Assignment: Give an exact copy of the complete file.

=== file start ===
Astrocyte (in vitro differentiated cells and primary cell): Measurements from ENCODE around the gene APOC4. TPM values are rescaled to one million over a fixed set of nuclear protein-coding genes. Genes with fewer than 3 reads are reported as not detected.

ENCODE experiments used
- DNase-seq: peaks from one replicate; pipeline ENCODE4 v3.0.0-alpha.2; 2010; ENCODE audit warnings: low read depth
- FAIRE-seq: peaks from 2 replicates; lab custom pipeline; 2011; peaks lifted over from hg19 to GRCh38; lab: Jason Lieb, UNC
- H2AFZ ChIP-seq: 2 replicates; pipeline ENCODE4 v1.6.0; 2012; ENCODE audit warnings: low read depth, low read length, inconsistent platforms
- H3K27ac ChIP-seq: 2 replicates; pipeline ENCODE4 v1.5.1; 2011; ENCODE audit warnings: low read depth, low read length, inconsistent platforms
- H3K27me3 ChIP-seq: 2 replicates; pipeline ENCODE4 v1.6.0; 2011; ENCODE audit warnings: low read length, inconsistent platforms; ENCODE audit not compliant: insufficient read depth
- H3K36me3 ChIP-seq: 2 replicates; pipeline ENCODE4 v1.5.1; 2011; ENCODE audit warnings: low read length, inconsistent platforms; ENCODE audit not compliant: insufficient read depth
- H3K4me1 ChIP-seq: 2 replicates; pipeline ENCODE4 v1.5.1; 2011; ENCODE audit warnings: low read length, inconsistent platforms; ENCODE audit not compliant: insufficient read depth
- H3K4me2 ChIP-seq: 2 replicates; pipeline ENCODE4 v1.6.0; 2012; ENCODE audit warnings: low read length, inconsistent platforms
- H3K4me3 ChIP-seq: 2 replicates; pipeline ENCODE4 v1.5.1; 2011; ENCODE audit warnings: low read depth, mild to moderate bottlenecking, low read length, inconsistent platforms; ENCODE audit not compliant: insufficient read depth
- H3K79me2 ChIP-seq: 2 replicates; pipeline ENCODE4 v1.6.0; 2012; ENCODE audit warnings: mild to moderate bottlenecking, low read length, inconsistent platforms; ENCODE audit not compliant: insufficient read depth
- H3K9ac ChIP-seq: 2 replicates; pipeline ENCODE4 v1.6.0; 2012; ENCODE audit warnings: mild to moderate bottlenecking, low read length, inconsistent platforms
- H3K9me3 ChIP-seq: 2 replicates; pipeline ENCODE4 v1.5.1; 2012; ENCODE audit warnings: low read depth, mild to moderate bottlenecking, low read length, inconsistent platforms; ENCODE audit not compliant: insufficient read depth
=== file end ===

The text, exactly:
Astrocyte (in vitro differentiated cells and primary cell): Measurements from ENCODE around the gene APOC4. TPM values are rescaled to one million over a fixed set of nuclear protein-coding genes. Genes with fewer than 3 reads are reported as not detected.

ENCODE experiments used
- DNase-seq: peaks from one replicate; pipeline ENCODE4 v3.0.0-alpha.2; 2010; ENCODE audit warnings: low read depth
- FAIRE-seq: peaks from 2 replicates; lab custom pipeline; 2011; peaks lifted over from hg19 to GRCh38; lab: Jason Lieb, UNC
- H2AFZ ChIP-seq: 2 replicates; pipeline ENCODE4 v1.6.0; 2012; ENCODE audit warnings: low read depth, low read length, inconsistent platforms
- H3K27ac ChIP-seq: 2 replicates; pipeline ENCODE4 v1.5.1; 2011; ENCODE audit warnings: low read depth, low read length, inconsistent platforms
- H3K27me3 ChIP-seq: 2 replicates; pipeline ENCODE4 v1.6.0; 2011; ENCODE audit warnings: low read length, inconsistent platforms; ENCODE audit not compliant: insufficient read depth
- H3K36me3 ChIP-seq: 2 replicates; pipeline ENCODE4 v1.5.1; 2011; ENCODE audit warnings: low read length, inconsistent platforms; ENCODE audit not compliant: insufficient read depth
- H3K4me1 ChIP-seq: 2 replicates; pipeline ENCODE4 v1.5.1; 2011; ENCODE audit warnings: low read length, inconsistent platforms; ENCODE audit not compliant: insufficient read depth
- H3K4me2 ChIP-seq: 2 replicates; pipeline ENCODE4 v1.6.0; 2012; ENCODE audit warnings: low read length, inconsistent platforms
- H3K4me3 ChIP-seq: 2 replicates; pipeline ENCODE4 v1.5.1; 2011; ENCODE audit warnings: low read depth, mild to moderate bottlenecking, low read length, inconsistent platforms; ENCODE audit not compliant: insufficient read depth
- H3K79me2 ChIP-seq: 2 replicates; pipeline ENCODE4 v1.6.0; 2012; ENCODE audit warnings: mild to moderate bottlenecking, low read length, inconsistent platforms; ENCODE audit not compliant: insufficient read depth
- H3K9ac ChIP-seq: 2 replicates; pipeline ENCODE4 v1.6.0; 2012; ENCODE audit warnings: mild to moderate bottlenecking, low read length, inconsistent platforms
- H3K9me3 ChIP-seq: 2 replicates; pipeline ENCODE4 v1.5.1; 2012; ENCODE audit warnings: low read depth, mild to moderate bottlenecking, low read length, inconsistent platforms; ENCODE audit not compliant: insufficient read depth